I’ve been a member of the Workforce Development Committee at the Brooklyn Chamber of Commerce for the past five years. Our mission is to support Brooklyn’s small business community by helping them solve workforce issues related to hiring, training, onboarding, company culture, and other related issues.
Pre-COVID, we had our programming down. We offered one event per quarter on popular workforce topics and our attendance was growing with each event, which were all in person.
Fast-forward to the seventh month of the COVID-19 pandemic, and our audience is now being invited to dozens of online events each week, and we’ve found ourselves with lots of competition for the management of the attention and time of our members.
If you’ve been strategizing about how to get the attention of your prospects in this brave new world of endless online events, and how to approach event management effectively, you’re probably facing the same dilemma we are: how do you hold the attention of your prospects long enough to communicate the value you have to offer them.
The secret to getting your prospects to give you their time instead of spending it elsewhere is to make whatever event you’re managing, which is probably online, all about them and not about you.
Rip up your own agenda and let your prospects write it for you.
Skip the Intro Presentation
There is an enormous amount of content on every topic under the sun available with simple Google searching. Your prospects aren’t wondering what they need to do next; their issue is figuring out how to do it.
When you’re planning the time you’ll spend with your event attendees, don’t include an intro presentation intended to give them information they likely already know.
Instead, make the intro a set of questions for them to answer that will set the tone and topics for the rest of your time together.
By turning the event into two-way communication, you’re engaging with people in a way that puts their problems front and center, then you can demonstrate solutions with your tools (i.e., your products and services), helping them see how they can solve their problems and meet their goals.
By keeping your online event open-ended, you’re also demonstrating that you’re an authority on this topic and can handle the management of an unstructured agenda that goes specifically to where they have a need.
Do Q&A First, Not Last
Often when we think of the structure for our presentations and webinars, we do the Q&A session last because we know that’s the good part and folks will stick around to get their questions answered.
When you’re using events to convert prospects to paying clients, the prospects who are close to saying yes are pretty far down the road with their knowledge of the topic and know what they want to accomplish. At this stage, it is about gaining confidence that you’re the one who can solve their problems.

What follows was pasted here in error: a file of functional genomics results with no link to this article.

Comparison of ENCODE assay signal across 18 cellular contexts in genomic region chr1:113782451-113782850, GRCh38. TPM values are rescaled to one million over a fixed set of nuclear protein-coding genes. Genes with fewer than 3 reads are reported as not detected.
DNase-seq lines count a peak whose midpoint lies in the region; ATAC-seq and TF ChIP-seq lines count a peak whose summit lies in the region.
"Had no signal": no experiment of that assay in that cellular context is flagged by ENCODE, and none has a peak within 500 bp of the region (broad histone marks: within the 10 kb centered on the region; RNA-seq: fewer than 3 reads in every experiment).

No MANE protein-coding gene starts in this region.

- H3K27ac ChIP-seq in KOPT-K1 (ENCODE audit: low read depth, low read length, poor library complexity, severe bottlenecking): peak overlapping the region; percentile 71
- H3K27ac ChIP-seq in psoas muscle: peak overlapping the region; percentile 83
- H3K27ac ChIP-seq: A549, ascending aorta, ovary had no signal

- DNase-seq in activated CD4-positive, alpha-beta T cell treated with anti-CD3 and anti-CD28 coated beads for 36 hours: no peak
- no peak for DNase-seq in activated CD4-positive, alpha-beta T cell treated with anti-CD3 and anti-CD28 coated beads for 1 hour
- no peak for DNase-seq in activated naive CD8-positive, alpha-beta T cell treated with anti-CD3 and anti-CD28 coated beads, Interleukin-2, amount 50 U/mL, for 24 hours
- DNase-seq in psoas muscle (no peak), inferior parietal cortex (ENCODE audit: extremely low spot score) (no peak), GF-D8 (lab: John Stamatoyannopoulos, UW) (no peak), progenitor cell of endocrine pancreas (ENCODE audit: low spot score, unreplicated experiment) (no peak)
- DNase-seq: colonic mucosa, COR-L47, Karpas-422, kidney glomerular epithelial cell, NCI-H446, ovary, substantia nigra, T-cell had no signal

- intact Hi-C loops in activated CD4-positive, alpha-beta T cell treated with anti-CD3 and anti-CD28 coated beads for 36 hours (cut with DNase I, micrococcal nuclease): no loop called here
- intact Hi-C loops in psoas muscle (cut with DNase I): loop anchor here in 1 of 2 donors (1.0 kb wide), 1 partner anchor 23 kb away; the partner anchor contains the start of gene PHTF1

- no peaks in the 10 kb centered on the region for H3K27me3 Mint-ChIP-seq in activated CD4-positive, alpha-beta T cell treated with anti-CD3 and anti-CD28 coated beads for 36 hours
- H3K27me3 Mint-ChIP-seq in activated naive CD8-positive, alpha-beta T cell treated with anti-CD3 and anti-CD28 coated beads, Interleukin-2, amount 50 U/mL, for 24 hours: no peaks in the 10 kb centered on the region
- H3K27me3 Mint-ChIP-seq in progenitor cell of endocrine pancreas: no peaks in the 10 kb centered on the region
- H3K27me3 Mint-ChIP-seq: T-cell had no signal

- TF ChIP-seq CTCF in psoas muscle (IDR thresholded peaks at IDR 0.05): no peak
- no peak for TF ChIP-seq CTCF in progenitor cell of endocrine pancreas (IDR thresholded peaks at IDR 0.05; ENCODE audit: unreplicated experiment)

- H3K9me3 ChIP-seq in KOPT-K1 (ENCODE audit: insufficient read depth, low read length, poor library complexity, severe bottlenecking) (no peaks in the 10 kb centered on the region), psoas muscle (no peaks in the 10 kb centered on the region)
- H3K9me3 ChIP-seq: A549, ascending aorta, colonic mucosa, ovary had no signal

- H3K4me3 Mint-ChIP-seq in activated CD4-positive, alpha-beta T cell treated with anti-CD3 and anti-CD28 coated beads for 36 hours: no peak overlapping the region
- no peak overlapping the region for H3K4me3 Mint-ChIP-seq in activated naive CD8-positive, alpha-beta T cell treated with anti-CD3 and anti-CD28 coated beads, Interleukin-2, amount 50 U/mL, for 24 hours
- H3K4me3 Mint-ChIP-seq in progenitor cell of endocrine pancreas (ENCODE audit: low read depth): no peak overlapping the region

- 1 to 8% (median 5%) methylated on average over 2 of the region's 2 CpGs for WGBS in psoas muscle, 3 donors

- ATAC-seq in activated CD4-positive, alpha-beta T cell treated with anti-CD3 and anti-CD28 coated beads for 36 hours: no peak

By doing the Q&A first, you allow prospects who are ready to buy to educate the newbies on issues they’ll uncover as they go through the same process, and you’re giving everyone the greatest value out of the gate so no one feels like they’re wasting time.
When I do this, almost every event turns into 100 percent Q&A, and those are the most valuable events I hold.
People leave feeling like they met new kindred spirits in the other attendees and know they’re not alone in their experiences. They also gain another level of clarity on their path to finding their right solution.
Keep Your Events Small
Instead of offering a webinar to dozens and hundreds of people at the same time, unless you’re Marie Forleo, limit your event to 12 participants or fewer. This will give everyone who wants to talk a chance to do so.
Everyone’s situation is unique, and their issues have nuances that differ from one another.
Also, use the meeting version of the online meeting software instead of the webinar version so that everyone can choose to use video and you get to know who’s in the room.
This brings us a little closer to the in-person event experience.
Drop the Events That Teach and Make Them Office Hours
At this point, almost every successful business uses a soft, consultative selling process to win new business. There are so many options for every category that customers literally can trial them all and figure out what works best for them.
As a part of your consultative selling process, you can offer “office hour”–style events that enable you to give a taste of what it’s like to do business with you. This can work for products and services.
Think about examples you’ve experienced and didn’t even think about, such as a product demo in the grocery store (e.g., Vitamix or a tasting for a new beverage).
Another example comes in the form of parties such as a Pampered Chef event. These used to be only in person and now people do them online or are using Facebook.
I hold virtual events every so often for people interested in checking out Peer to Peer so that small business owners can get an introduction to group business coaching without giving up a credit card number.
Whatever it is your selling, figure out how to give people a sample so they can experience the value and want to know more.
Careful online event management can help deliver that experience. By laser focusing on your prospects’ needs instead of your products and services, you’ll create opportunities for prospects to experience how you can help them and make it easy for them to convert to paying clients.
Belinda DiGiambattista is a serial entrepreneur, business coach, and outsourced financial controller and can be found at www.belindadi.com.